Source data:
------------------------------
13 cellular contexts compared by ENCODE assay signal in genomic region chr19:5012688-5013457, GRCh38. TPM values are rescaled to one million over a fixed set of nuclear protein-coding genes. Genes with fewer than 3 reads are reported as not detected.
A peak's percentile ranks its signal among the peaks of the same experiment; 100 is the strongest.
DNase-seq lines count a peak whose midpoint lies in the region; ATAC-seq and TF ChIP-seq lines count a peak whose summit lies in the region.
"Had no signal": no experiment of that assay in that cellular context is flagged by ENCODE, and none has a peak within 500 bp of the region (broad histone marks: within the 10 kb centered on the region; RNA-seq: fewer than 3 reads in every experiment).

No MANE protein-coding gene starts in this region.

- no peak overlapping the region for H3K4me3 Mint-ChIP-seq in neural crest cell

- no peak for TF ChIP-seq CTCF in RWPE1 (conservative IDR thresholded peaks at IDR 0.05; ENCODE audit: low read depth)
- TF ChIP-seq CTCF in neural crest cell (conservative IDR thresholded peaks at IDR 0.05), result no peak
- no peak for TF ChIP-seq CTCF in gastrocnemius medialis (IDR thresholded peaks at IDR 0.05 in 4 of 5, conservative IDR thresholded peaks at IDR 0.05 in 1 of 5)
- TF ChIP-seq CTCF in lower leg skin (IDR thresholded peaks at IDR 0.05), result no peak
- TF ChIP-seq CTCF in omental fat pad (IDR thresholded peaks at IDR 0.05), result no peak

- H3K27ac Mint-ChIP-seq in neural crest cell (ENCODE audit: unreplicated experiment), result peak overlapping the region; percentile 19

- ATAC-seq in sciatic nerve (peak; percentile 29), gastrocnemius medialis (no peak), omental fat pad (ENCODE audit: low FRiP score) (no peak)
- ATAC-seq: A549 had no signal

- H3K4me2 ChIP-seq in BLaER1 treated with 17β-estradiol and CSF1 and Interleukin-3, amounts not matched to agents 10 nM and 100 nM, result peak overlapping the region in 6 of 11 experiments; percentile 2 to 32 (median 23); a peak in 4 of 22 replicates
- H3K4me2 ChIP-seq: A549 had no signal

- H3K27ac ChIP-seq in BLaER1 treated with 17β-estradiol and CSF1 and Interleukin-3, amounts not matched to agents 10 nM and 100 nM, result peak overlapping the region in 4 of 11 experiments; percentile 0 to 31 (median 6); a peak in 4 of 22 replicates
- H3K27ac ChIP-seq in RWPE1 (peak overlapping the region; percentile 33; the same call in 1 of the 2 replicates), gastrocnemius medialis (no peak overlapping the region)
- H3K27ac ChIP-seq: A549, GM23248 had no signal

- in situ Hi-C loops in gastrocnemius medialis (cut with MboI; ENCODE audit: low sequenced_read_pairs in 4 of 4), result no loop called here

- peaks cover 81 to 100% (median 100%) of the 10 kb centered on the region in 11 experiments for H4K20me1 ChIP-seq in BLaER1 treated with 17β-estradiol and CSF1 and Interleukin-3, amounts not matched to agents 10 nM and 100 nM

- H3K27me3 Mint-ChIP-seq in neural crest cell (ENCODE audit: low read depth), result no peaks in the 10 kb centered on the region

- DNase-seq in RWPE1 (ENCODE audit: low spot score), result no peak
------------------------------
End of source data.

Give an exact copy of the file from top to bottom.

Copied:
13 cellular contexts compared by ENCODE assay signal in genomic region chr19:5012688-5013457, GRCh38. TPM values are rescaled to one million over a fixed set of nuclear protein-coding genes. Genes with fewer than 3 reads are reported as not detected.
A peak's percentile ranks its signal among the peaks of the same experiment; 100 is the strongest.
DNase-seq lines count a peak whose midpoint lies in the region; ATAC-seq and TF ChIP-seq lines count a peak whose summit lies in the region.
"Had no signal": no experiment of that assay in that cellular context is flagged by ENCODE, and none has a peak within 500 bp of the region (broad histone marks: within the 10 kb centered on the region; RNA-seq: fewer than 3 reads in every experiment).

No MANE protein-coding gene starts in this region.

- no peak overlapping the region for H3K4me3 Mint-ChIP-seq in neural crest cell

- no peak for TF ChIP-seq CTCF in RWPE1 (conservative IDR thresholded peaks at IDR 0.05; ENCODE audit: low read depth)
- TF ChIP-seq CTCF in neural crest cell (conservative IDR thresholded peaks at IDR 0.05), result no peak
- no peak for TF ChIP-seq CTCF in gastrocnemius medialis (IDR thresholded peaks at IDR 0.05 in 4 of 5, conservative IDR thresholded peaks at IDR 0.05 in 1 of 5)
- TF ChIP-seq CTCF in lower leg skin (IDR thresholded peaks at IDR 0.05), result no peak
- TF ChIP-seq CTCF in omental fat pad (IDR thresholded peaks at IDR 0.05), result no peak

- H3K27ac Mint-ChIP-seq in neural crest cell (ENCODE audit: unreplicated experiment), result peak overlapping the region; percentile 19

- ATAC-seq in sciatic nerve (peak; percentile 29), gastrocnemius medialis (no peak), omental fat pad (ENCODE audit: low FRiP score) (no peak)
- ATAC-seq: A549 had no signal

- H3K4me2 ChIP-seq in BLaER1 treated with 17β-estradiol and CSF1 and Interleukin-3, amounts not matched to agents 10 nM and 100 nM, result peak overlapping the region in 6 of 11 experiments; percentile 2 to 32 (median 23); a peak in 4 of 22 replicates
- H3K4me2 ChIP-seq: A549 had no signal

- H3K27ac ChIP-seq in BLaER1 treated with 17β-estradiol and CSF1 and Interleukin-3, amounts not matched to agents 10 nM and 100 nM, result peak overlapping the region in 4 of 11 experiments; percentile 0 to 31 (median 6); a peak in 4 of 22 replicates
- H3K27ac ChIP-seq in RWPE1 (peak overlapping the region; percentile 33; the same call in 1 of the 2 replicates), gastrocnemius medialis (no peak overlapping the region)
- H3K27ac ChIP-seq: A549, GM23248 had no signal

- in situ Hi-C loops in gastrocnemius medialis (cut with MboI; ENCODE audit: low sequenced_read_pairs in 4 of 4), result no loop called here

- peaks cover 81 to 100% (median 100%) of the 10 kb centered on the region in 11 experiments for H4K20me1 ChIP-seq in BLaER1 treated with 17β-estradiol and CSF1 and Interleukin-3, amounts not matched to agents 10 nM and 100 nM

- H3K27me3 Mint-ChIP-seq in neural crest cell (ENCODE audit: low read depth), result no peaks in the 10 kb centered on the region

- DNase-seq in RWPE1 (ENCODE audit: low spot score), result no peak